"Yes, ma'am. He said to tell you, he died singing."

She jerked as though he'd shot her, but her face twisted into a smile, a horrible thing to behold. "Did he?" she said. "Pray excuse me a moment." She turned on her heel, smart as a soldier, and marched to a chair. There she sat, covering her face with her hands, and wept, wracking sobs wrenched up dry from the roots of her heart.

John fidgeted, turning the letter in his big square hands. He saw again Tom Blackstone lying on the pallet in the makeshift hospital in Panama, red-faced and sweating. Before the fever had risen, Blackstone had called for pen and paper, and written out the letter in his fine hand. He'd sealed it and handed it to John.

"She won't be expecting the print of my ring," he'd told John. "She pawned it herself, long since. But do give her the letter, won't you? Mrs. Clarissa Waverly, at the Bluebell. You can remember that, can't you? And do tell her I died singing."

John had been enough of a tender-hearted booby to shed a tear and cry, "Oh, courage! You won't die!" Blackstone had given him a pitying look and called for wine. Two hours later he'd rattled out his last breath.

Too vividly John remembered the stink of Blackstone's bandages in the close foul air of the room, and the way Blackstone's voice had broken as he'd crowed out the old song:

The serving men doe sit and whine,
and thinke it long ere dinner time:
The Butler's still out of the way,
or else my Lady keeps the key,
The poor old cook, in the larder doth look,
where is no goodnesse to be found
Yet let's be content, and the times lament,
you see the world turn'd upside down.

Now his lady, having wept for him, sighed and wiped her face with her handkerchief. Some of her paint came off on it. She blew her nose, sat straight and looked up at John. John proffered Blackstone's letter.

"From him, ma'am."

Her mouth crumpled a bit at the edges, but she took the letter and broke the seal. She read swiftly, her gaze darting back and forth along the lines. At last she folded the letter closed, and tucked it into her sleeve. She regarded John thoughtfully.

"He said you were in his confidence, concerning his mission for Prince Rupert."

"I was, ma'am."

"Have you brought Prince Maurice from Panama, then?"

John reddened. "As to that, ma'am . . . we did find the lost prince. Got him without paying out any ransom money, neither. But he'd been a long time in a Spanish dungeon and he wasn't, er—"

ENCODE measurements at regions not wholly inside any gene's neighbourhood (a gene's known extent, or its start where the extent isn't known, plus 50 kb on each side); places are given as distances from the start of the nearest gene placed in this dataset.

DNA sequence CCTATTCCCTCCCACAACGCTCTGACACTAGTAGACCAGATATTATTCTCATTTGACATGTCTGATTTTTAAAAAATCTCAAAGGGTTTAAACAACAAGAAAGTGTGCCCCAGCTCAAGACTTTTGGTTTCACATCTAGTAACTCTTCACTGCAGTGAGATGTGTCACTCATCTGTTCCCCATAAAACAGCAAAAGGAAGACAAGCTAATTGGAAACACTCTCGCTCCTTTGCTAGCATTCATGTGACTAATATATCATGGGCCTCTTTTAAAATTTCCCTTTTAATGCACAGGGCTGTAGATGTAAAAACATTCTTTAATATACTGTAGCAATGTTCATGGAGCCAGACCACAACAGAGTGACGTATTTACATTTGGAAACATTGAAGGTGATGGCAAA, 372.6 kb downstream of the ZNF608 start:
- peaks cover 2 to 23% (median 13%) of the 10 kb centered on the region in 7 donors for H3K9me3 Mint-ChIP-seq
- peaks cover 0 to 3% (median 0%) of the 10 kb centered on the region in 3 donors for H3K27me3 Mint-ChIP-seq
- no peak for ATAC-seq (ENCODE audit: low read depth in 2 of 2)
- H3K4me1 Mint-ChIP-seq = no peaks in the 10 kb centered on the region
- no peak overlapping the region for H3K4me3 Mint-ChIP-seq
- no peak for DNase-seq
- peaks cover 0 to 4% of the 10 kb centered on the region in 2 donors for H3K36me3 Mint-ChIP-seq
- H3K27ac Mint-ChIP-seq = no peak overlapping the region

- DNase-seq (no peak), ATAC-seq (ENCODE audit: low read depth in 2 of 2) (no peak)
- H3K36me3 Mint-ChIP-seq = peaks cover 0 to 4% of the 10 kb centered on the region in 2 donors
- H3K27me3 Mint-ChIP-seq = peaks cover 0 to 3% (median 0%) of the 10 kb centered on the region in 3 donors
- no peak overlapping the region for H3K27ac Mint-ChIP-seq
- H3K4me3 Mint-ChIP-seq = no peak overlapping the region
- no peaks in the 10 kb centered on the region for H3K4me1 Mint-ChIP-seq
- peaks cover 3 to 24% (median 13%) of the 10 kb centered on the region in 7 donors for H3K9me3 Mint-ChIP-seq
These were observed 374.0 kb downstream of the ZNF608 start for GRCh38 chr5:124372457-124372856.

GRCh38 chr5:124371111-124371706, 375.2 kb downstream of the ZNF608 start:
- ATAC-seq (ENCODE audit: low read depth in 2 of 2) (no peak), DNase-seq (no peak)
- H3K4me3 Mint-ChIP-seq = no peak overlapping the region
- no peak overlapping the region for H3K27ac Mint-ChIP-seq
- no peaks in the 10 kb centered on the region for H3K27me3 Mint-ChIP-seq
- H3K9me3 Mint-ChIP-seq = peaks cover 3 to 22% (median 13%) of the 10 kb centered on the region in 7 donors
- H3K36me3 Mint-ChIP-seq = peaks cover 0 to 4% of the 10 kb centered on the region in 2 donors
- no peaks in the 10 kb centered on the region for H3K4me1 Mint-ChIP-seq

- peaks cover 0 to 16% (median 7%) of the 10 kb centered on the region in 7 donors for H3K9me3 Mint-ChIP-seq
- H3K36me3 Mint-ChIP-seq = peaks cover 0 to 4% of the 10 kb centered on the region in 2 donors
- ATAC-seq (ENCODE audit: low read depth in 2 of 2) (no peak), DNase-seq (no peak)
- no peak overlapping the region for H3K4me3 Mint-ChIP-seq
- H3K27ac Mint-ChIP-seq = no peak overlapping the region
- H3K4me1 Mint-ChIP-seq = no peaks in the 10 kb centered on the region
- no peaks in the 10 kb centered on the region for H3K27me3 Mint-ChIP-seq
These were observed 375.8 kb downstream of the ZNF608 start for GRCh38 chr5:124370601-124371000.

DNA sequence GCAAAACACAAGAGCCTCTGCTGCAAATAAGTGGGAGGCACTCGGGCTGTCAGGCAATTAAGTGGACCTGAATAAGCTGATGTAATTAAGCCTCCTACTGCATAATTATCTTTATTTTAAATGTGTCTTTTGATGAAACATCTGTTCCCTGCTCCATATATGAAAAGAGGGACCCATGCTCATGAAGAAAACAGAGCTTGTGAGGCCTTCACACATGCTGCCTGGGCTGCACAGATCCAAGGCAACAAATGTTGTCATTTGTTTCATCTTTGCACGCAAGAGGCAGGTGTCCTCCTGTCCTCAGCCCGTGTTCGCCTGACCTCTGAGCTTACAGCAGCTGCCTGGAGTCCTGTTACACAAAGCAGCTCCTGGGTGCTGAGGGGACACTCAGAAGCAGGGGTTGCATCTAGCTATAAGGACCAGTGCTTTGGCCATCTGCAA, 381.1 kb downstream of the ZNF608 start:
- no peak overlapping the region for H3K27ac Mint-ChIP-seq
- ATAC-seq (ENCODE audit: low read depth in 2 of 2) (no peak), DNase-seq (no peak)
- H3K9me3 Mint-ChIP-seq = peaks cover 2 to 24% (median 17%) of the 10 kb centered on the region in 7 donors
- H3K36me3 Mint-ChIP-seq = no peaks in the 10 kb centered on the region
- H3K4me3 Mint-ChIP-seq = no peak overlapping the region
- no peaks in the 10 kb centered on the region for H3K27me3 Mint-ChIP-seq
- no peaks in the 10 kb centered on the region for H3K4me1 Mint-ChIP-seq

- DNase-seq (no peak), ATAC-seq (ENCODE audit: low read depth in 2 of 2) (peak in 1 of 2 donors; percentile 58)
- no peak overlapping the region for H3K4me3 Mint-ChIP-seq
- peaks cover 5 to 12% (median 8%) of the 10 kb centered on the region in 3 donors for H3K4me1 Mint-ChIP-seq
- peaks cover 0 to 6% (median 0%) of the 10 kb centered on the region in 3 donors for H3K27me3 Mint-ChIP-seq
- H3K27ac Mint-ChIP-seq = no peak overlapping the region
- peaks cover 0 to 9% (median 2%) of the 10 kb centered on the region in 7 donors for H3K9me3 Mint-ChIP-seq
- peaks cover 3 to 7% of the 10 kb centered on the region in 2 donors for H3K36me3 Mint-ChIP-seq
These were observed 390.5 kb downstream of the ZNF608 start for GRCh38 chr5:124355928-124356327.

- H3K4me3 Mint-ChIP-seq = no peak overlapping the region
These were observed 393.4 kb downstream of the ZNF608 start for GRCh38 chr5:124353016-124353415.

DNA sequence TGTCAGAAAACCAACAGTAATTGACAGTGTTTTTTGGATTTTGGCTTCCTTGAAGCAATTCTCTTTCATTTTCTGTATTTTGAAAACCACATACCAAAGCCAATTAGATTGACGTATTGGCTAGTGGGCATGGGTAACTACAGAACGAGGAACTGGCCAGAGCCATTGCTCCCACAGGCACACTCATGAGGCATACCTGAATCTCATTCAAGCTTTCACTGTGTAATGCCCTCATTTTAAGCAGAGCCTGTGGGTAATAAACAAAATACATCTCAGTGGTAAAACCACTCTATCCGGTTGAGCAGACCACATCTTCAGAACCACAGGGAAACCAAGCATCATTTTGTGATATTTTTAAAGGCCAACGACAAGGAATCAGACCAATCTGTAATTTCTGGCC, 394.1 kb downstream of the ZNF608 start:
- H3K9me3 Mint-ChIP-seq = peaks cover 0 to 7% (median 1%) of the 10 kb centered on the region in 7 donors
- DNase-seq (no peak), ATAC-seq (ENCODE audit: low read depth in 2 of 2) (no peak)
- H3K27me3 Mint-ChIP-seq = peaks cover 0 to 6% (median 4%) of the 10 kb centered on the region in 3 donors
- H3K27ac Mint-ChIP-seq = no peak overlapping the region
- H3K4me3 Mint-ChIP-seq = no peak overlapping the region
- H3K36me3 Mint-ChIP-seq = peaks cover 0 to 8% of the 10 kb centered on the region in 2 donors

"Tom said he'd gone mad."

"In a manner of speaking, ma'am, aye," said John, remembering Prince Maurice's gray moon face and blank dead eyes. He wondered whether Mistress Waverly had ever heard of zombis, and decided not to go into details.

"We reckoned Prince Rupert might be happier, not knowing what become of his brother after all, see. And then Tom went and died and I had errands to run for the Admiral, and I couldn't watch the prince, and some fellows let him out and . . . well, he's been lost again, ma'am. I'm sorry for it, but that's how it is."

"Then it was a fool's errand," said Mrs. Waverly. "And farewell my sweet Tom. However . . . " She was silent a moment in thought. At last she rose, giving John a brave smile. "Good man, I owe you a great deal. Pray step below and call for a bowl of punch, and we'll drink to Tom. Then you may hear something to your advantage."

John obeyed readily. He was fairly sure she wasn't the sort to make him dead drunk and rob him after he'd passed out, like Hairy Mary who worked the waterfront over by the Turtle Crawl.

When he came back up Mrs. Waverly had smoothed her hair and refreshed her paint a little. She showed him to a chair and pulled another close, sitting nearly knee-to-knee with him. She encouraged him to speak of himself, of brave Admiral Morgan and the thrilling battles John had seen at Chagres Castle and Panama.

Her interest in these matters lasted until the landlord brought up the punchbowl, and took his leave after ladling out the first two cups for them. John thought the man gave him an ironical smile as he left. But the punch smelled all right, and John resolved not to take a second cup in any case.

"To Tom Blackstone," he said, lifting his cup. "A rare brave comrade. And a clever fellow."